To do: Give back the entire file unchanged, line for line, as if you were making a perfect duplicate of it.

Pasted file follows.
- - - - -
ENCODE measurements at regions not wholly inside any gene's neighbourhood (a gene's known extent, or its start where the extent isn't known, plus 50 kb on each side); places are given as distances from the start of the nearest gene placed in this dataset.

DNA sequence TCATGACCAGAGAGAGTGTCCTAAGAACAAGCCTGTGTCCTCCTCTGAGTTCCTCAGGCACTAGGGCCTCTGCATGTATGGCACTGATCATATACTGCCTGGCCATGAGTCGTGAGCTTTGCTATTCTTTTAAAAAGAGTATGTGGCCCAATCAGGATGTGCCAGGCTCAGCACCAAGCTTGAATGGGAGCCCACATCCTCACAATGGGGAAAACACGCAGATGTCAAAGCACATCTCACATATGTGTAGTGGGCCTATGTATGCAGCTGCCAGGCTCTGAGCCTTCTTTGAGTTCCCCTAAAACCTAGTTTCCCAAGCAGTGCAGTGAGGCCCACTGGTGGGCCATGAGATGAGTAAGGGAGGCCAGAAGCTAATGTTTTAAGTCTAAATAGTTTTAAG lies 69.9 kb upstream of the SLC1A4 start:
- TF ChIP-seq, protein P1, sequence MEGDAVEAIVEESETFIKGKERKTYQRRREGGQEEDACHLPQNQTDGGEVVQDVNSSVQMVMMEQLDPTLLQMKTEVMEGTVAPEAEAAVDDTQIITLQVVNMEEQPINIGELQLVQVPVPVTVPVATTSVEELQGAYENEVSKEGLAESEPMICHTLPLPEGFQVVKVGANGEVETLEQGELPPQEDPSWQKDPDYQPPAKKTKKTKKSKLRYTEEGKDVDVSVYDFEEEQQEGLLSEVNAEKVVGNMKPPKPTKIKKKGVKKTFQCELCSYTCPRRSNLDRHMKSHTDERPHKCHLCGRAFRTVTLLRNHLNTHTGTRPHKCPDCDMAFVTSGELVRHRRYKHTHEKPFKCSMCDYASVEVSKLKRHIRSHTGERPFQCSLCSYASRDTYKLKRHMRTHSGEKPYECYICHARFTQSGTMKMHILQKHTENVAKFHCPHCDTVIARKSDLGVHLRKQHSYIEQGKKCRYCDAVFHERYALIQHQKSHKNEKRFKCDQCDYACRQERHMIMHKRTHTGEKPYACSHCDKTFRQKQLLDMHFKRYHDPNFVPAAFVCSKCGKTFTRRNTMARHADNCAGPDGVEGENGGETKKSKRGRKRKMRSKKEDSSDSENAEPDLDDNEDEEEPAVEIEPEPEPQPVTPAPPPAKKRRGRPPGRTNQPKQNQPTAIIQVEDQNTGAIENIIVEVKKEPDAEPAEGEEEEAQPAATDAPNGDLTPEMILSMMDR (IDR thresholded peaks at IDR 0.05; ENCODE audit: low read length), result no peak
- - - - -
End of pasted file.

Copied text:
ENCODE measurements at regions not wholly inside any gene's neighbourhood (a gene's known extent, or its start where the extent isn't known, plus 50 kb on each side); places are given as distances from the start of the nearest gene placed in this dataset.

DNA sequence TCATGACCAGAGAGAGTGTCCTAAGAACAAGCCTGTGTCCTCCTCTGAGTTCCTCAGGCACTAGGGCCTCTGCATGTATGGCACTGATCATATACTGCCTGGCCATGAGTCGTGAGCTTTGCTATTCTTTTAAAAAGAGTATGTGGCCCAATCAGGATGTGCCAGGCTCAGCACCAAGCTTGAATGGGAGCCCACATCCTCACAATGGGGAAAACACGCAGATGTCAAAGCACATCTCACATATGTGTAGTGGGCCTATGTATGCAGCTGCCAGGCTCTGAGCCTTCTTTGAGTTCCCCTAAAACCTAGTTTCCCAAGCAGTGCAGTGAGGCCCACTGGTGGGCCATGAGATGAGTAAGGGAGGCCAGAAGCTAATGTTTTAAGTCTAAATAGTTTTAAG lies 69.9 kb upstream of the SLC1A4 start:
- TF ChIP-seq, protein P1, sequence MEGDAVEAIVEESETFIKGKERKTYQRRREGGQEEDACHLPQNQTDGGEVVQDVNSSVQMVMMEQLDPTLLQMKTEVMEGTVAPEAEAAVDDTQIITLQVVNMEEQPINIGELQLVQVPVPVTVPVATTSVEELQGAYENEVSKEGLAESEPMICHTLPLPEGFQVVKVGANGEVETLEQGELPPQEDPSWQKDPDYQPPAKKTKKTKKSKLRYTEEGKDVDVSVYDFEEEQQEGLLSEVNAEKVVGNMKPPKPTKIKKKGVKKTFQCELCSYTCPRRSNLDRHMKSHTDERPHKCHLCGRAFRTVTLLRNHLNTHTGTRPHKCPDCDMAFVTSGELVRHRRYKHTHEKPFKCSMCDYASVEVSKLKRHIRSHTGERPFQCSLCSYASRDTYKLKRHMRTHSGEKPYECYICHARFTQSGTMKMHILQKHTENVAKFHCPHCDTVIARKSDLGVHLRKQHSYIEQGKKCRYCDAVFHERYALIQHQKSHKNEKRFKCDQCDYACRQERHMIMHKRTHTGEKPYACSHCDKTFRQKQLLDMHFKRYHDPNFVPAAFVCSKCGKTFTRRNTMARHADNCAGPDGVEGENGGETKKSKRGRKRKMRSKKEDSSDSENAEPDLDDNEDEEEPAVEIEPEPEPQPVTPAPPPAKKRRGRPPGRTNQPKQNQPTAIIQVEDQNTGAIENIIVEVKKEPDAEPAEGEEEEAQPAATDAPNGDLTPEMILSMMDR (IDR thresholded peaks at IDR 0.05; ENCODE audit: low read length), result no peak